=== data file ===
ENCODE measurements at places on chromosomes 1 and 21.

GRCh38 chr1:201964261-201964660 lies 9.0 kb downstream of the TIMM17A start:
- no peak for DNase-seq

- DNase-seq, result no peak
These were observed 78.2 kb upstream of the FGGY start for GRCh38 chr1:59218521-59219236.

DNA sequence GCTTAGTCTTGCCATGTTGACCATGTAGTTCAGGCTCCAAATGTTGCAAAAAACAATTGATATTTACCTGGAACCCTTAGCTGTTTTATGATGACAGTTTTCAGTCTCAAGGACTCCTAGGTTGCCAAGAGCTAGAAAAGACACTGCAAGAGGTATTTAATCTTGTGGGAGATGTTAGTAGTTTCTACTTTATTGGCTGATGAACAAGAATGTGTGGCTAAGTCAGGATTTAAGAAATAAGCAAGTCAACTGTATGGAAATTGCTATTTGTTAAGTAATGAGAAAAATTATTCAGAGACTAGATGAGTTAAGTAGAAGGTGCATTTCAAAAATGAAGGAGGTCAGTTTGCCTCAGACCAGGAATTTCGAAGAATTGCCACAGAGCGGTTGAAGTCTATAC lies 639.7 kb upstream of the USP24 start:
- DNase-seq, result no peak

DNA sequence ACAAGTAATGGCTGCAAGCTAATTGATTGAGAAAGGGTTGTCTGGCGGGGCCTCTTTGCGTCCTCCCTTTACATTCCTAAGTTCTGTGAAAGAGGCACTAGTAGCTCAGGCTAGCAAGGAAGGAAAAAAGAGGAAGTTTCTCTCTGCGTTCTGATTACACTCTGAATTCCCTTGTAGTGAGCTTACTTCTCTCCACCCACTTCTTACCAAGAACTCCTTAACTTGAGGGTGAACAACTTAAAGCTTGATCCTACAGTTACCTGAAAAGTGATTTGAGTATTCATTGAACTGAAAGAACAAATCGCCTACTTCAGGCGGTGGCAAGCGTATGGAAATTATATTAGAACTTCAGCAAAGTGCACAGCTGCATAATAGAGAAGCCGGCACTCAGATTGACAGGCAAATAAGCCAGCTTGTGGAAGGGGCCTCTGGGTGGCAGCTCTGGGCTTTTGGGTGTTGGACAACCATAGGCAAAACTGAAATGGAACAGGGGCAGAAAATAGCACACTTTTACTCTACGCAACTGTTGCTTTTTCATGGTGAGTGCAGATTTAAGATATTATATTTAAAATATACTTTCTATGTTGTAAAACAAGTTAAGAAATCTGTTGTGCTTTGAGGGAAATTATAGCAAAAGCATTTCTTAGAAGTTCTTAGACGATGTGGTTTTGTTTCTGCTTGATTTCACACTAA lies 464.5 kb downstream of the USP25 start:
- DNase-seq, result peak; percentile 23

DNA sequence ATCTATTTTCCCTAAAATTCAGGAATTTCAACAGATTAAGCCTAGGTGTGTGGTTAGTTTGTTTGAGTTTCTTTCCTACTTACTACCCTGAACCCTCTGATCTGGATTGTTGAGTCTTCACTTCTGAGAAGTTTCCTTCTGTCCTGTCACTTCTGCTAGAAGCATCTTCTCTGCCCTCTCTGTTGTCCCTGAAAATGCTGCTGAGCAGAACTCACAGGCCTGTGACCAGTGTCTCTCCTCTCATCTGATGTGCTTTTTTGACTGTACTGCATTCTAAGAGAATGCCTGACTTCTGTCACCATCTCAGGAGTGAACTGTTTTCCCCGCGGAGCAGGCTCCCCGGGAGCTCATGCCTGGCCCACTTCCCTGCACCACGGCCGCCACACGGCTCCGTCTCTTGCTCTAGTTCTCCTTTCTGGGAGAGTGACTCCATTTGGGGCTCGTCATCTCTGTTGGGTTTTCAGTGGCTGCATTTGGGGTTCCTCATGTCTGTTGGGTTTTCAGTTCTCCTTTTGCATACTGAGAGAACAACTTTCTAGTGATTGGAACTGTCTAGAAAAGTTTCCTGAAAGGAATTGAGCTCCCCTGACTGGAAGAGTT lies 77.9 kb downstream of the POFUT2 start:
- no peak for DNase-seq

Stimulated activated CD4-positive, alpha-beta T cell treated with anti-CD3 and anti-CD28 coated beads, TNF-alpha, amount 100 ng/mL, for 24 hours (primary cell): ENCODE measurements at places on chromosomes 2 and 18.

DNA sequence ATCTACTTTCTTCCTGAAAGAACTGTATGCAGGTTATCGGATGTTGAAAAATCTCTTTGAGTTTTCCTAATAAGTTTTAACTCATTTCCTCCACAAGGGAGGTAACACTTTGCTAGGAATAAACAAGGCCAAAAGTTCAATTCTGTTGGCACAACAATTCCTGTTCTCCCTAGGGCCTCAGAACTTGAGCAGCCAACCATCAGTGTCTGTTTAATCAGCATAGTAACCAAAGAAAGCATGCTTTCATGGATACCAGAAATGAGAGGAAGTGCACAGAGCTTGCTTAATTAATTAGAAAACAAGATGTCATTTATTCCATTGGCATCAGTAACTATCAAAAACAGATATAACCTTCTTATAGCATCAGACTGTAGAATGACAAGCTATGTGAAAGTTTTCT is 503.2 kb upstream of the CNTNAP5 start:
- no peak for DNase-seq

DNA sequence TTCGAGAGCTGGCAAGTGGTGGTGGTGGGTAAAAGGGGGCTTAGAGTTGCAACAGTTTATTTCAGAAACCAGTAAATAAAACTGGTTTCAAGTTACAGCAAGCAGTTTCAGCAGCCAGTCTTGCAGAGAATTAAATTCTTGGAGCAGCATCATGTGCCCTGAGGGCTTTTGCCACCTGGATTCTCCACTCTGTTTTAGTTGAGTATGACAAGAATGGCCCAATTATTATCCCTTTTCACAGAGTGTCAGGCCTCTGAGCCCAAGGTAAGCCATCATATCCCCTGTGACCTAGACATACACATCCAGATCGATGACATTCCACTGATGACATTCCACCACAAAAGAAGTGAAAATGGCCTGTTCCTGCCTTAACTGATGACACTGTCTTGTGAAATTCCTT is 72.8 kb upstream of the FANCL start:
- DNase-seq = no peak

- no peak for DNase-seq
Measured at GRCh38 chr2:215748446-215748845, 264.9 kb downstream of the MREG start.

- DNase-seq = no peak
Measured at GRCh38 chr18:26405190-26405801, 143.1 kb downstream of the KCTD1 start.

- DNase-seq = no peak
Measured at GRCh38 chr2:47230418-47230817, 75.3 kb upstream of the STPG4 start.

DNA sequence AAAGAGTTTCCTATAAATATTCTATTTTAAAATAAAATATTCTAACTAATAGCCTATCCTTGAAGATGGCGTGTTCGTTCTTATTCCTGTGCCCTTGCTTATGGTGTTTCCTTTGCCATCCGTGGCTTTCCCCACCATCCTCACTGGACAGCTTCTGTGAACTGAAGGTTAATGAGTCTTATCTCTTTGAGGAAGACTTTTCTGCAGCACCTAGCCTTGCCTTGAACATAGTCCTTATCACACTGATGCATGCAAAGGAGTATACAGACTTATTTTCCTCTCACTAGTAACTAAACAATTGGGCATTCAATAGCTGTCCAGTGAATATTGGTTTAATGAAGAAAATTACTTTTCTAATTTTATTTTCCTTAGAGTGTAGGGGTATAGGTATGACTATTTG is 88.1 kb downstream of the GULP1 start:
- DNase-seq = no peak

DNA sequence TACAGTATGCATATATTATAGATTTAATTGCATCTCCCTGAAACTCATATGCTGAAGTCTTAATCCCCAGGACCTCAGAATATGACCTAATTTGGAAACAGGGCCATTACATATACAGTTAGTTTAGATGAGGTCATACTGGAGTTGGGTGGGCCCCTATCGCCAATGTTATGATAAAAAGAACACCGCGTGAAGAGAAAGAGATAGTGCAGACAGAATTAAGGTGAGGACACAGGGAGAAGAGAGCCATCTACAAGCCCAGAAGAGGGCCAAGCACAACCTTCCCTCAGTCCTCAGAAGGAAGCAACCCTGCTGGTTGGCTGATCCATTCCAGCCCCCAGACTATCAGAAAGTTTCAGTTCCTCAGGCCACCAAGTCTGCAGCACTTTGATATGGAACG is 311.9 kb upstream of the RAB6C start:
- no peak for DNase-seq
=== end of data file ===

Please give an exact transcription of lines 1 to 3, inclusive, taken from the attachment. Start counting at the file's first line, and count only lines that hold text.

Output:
ENCODE measurements at places on chromosomes 1 and 21.

GRCh38 chr1:201964261-201964660 lies 9.0 kb downstream of the TIMM17A start:
- no peak for DNase-seq